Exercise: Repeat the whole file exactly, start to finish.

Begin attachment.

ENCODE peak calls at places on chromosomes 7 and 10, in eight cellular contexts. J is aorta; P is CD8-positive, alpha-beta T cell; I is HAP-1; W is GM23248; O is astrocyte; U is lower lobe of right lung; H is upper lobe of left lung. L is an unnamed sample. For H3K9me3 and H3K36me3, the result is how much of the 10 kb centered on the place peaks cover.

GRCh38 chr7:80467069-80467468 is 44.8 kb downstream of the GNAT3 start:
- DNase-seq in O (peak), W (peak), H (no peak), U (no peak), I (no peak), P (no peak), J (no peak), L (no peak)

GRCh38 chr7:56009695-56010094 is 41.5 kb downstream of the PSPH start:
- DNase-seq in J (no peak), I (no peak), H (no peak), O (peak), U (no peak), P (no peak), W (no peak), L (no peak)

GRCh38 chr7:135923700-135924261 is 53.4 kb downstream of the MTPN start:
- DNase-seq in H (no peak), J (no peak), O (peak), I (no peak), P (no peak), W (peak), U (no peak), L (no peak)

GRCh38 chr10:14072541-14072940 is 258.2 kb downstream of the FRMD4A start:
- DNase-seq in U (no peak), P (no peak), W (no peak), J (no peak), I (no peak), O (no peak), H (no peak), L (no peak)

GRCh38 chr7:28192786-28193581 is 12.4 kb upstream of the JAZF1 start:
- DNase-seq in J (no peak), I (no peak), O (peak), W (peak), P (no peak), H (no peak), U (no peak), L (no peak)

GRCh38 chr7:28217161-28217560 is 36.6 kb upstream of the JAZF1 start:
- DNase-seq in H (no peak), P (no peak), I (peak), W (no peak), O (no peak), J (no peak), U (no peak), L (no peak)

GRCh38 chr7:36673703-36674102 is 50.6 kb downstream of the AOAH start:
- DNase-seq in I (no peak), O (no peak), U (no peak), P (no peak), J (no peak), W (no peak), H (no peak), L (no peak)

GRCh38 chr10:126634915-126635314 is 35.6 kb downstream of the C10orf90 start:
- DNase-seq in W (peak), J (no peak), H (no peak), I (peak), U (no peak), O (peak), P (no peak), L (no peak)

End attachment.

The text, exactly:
ENCODE peak calls at places on chromosomes 7 and 10, in eight cellular contexts. J is aorta; P is CD8-positive, alpha-beta T cell; I is HAP-1; W is GM23248; O is astrocyte; U is lower lobe of right lung; H is upper lobe of left lung. L is an unnamed sample. For H3K9me3 and H3K36me3, the result is how much of the 10 kb centered on the place peaks cover.

GRCh38 chr7:80467069-80467468 is 44.8 kb downstream of the GNAT3 start:
- DNase-seq in O (peak), W (peak), H (no peak), U (no peak), I (no peak), P (no peak), J (no peak), L (no peak)

GRCh38 chr7:56009695-56010094 is 41.5 kb downstream of the PSPH start:
- DNase-seq in J (no peak), I (no peak), H (no peak), O (peak), U (no peak), P (no peak), W (no peak), L (no peak)

GRCh38 chr7:135923700-135924261 is 53.4 kb downstream of the MTPN start:
- DNase-seq in H (no peak), J (no peak), O (peak), I (no peak), P (no peak), W (peak), U (no peak), L (no peak)

GRCh38 chr10:14072541-14072940 is 258.2 kb downstream of the FRMD4A start:
- DNase-seq in U (no peak), P (no peak), W (no peak), J (no peak), I (no peak), O (no peak), H (no peak), L (no peak)

GRCh38 chr7:28192786-28193581 is 12.4 kb upstream of the JAZF1 start:
- DNase-seq in J (no peak), I (no peak), O (peak), W (peak), P (no peak), H (no peak), U (no peak), L (no peak)

GRCh38 chr7:28217161-28217560 is 36.6 kb upstream of the JAZF1 start:
- DNase-seq in H (no peak), P (no peak), I (peak), W (no peak), O (no peak), J (no peak), U (no peak), L (no peak)

GRCh38 chr7:36673703-36674102 is 50.6 kb downstream of the AOAH start:
- DNase-seq in I (no peak), O (no peak), U (no peak), P (no peak), J (no peak), W (no peak), H (no peak), L (no peak)

GRCh38 chr10:126634915-126635314 is 35.6 kb downstream of the C10orf90 start:
- DNase-seq in W (peak), J (no peak), H (no peak), I (peak), U (no peak), O (peak), P (no peak), L (no peak)